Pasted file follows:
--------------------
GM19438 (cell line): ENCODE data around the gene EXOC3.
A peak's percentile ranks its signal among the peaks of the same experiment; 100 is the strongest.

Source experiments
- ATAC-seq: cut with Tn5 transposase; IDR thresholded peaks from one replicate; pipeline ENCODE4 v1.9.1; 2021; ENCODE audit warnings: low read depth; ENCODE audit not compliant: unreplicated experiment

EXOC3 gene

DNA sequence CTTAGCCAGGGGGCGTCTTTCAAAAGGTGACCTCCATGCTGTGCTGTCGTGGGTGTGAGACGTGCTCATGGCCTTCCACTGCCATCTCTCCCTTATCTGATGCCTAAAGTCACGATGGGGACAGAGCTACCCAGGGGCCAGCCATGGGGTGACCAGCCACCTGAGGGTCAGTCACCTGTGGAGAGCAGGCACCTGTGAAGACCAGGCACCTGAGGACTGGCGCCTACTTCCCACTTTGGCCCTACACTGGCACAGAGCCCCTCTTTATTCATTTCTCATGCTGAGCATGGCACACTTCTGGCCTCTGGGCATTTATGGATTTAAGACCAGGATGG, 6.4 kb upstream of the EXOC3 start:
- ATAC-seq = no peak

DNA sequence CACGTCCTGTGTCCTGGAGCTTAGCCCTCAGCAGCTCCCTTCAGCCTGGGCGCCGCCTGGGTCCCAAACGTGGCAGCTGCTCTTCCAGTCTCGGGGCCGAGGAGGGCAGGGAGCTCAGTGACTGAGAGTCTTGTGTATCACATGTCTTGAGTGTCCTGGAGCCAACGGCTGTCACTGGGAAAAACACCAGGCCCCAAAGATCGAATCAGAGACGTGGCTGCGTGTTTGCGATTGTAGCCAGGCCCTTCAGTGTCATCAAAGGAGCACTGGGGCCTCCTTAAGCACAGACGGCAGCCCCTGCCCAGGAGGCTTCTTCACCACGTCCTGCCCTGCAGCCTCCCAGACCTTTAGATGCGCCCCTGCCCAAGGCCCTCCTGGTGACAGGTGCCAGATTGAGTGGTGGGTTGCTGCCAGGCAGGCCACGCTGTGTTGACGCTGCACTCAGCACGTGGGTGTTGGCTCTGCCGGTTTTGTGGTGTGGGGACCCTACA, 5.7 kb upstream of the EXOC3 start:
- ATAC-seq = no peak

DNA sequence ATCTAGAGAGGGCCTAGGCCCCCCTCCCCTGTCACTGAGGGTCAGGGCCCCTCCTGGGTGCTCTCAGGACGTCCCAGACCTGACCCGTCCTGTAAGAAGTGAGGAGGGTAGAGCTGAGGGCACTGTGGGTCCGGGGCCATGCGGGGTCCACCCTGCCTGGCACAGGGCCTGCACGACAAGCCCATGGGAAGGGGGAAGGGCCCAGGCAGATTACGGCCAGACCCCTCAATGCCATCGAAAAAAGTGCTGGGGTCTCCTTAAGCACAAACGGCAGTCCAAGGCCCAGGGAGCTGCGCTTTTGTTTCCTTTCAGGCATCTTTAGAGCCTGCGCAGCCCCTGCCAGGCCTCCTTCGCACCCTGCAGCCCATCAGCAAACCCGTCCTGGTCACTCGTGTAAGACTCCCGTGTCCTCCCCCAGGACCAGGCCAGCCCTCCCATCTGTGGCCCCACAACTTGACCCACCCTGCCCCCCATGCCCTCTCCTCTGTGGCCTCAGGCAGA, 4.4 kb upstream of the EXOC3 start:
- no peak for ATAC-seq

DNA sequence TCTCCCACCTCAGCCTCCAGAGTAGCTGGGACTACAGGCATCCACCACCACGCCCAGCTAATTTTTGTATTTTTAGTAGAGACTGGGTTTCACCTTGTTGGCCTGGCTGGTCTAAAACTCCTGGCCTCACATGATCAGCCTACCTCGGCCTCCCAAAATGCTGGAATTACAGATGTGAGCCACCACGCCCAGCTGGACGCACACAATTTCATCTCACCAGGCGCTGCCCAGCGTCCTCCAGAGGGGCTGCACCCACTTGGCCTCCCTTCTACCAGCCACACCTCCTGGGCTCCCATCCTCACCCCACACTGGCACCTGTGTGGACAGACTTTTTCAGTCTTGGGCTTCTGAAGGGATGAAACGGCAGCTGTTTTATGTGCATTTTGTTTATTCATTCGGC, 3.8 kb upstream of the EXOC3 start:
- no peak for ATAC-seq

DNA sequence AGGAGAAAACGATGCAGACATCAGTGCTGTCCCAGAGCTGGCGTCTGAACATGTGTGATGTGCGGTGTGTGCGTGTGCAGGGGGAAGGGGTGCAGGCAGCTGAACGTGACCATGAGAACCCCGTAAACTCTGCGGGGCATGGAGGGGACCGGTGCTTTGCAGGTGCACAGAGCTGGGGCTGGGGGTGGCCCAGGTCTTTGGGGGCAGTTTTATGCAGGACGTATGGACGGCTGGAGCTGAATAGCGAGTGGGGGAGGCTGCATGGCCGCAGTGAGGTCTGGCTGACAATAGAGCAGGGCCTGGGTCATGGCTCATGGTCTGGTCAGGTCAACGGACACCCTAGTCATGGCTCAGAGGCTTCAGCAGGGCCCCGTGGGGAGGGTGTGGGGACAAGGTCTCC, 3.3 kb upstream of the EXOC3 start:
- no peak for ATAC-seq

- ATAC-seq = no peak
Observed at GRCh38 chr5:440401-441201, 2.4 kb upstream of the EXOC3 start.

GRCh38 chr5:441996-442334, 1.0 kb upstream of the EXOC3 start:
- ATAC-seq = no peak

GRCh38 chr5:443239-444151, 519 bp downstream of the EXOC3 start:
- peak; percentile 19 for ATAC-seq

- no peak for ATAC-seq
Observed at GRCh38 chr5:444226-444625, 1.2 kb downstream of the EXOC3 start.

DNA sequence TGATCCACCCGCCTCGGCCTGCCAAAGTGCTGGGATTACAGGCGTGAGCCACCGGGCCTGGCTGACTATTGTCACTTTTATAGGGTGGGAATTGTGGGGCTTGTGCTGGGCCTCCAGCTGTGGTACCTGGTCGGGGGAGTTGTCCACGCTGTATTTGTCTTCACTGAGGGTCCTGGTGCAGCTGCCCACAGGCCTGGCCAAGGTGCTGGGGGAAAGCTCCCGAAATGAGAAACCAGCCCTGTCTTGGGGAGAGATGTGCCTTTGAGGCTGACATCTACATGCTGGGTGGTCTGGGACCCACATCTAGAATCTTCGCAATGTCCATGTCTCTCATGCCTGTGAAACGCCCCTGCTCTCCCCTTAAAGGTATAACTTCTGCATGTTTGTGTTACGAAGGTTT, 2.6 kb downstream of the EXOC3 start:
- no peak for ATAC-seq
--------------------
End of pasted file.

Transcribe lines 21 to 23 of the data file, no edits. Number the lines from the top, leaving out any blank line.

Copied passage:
- peak; percentile 19 for ATAC-seq

- no peak for ATAC-seq
Observed at GRCh38 chr5:444226-444625, 1.2 kb downstream of the EXOC3 start.